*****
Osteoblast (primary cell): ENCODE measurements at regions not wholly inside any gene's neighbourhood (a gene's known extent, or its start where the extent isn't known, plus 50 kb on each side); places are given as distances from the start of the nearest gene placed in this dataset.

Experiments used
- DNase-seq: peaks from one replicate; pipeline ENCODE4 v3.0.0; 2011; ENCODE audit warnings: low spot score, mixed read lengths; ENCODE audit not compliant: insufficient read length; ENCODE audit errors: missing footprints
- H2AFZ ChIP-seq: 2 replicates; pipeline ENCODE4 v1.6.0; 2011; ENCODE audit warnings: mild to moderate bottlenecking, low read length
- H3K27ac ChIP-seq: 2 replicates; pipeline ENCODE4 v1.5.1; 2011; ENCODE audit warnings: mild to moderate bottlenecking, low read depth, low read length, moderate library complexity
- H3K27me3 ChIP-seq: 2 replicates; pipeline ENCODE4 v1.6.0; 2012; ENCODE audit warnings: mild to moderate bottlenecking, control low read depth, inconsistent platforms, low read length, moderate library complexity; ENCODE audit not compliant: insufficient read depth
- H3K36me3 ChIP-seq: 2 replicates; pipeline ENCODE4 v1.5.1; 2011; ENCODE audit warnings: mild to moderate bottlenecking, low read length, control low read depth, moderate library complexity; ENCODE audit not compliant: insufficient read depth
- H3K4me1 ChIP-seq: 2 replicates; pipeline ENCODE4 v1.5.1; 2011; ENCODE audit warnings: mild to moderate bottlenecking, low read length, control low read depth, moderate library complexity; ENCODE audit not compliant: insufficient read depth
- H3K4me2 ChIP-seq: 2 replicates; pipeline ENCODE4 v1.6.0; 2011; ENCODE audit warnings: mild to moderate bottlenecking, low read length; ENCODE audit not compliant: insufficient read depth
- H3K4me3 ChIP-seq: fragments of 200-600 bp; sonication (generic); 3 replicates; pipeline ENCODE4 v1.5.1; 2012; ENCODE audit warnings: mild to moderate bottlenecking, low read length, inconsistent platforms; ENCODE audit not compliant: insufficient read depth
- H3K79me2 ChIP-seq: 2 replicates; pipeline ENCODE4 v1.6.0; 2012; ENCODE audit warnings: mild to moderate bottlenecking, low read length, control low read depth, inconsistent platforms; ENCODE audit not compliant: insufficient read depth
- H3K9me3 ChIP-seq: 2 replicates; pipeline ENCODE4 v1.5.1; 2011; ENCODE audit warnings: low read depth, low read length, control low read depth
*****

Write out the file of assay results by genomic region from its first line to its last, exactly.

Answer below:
Osteoblast (primary cell): ENCODE measurements at regions not wholly inside any gene's neighbourhood (a gene's known extent, or its start where the extent isn't known, plus 50 kb on each side); places are given as distances from the start of the nearest gene placed in this dataset.

Experiments used
- DNase-seq: peaks from one replicate; pipeline ENCODE4 v3.0.0; 2011; ENCODE audit warnings: low spot score, mixed read lengths; ENCODE audit not compliant: insufficient read length; ENCODE audit errors: missing footprints
- H2AFZ ChIP-seq: 2 replicates; pipeline ENCODE4 v1.6.0; 2011; ENCODE audit warnings: mild to moderate bottlenecking, low read length
- H3K27ac ChIP-seq: 2 replicates; pipeline ENCODE4 v1.5.1; 2011; ENCODE audit warnings: mild to moderate bottlenecking, low read depth, low read length, moderate library complexity
- H3K27me3 ChIP-seq: 2 replicates; pipeline ENCODE4 v1.6.0; 2012; ENCODE audit warnings: mild to moderate bottlenecking, control low read depth, inconsistent platforms, low read length, moderate library complexity; ENCODE audit not compliant: insufficient read depth
- H3K36me3 ChIP-seq: 2 replicates; pipeline ENCODE4 v1.5.1; 2011; ENCODE audit warnings: mild to moderate bottlenecking, low read length, control low read depth, moderate library complexity; ENCODE audit not compliant: insufficient read depth
- H3K4me1 ChIP-seq: 2 replicates; pipeline ENCODE4 v1.5.1; 2011; ENCODE audit warnings: mild to moderate bottlenecking, low read length, control low read depth, moderate library complexity; ENCODE audit not compliant: insufficient read depth
- H3K4me2 ChIP-seq: 2 replicates; pipeline ENCODE4 v1.6.0; 2011; ENCODE audit warnings: mild to moderate bottlenecking, low read length; ENCODE audit not compliant: insufficient read depth
- H3K4me3 ChIP-seq: fragments of 200-600 bp; sonication (generic); 3 replicates; pipeline ENCODE4 v1.5.1; 2012; ENCODE audit warnings: mild to moderate bottlenecking, low read length, inconsistent platforms; ENCODE audit not compliant: insufficient read depth
- H3K79me2 ChIP-seq: 2 replicates; pipeline ENCODE4 v1.6.0; 2012; ENCODE audit warnings: mild to moderate bottlenecking, low read length, control low read depth, inconsistent platforms; ENCODE audit not compliant: insufficient read depth
- H3K9me3 ChIP-seq: 2 replicates; pipeline ENCODE4 v1.5.1; 2011; ENCODE audit warnings: low read depth, low read length, control low read depth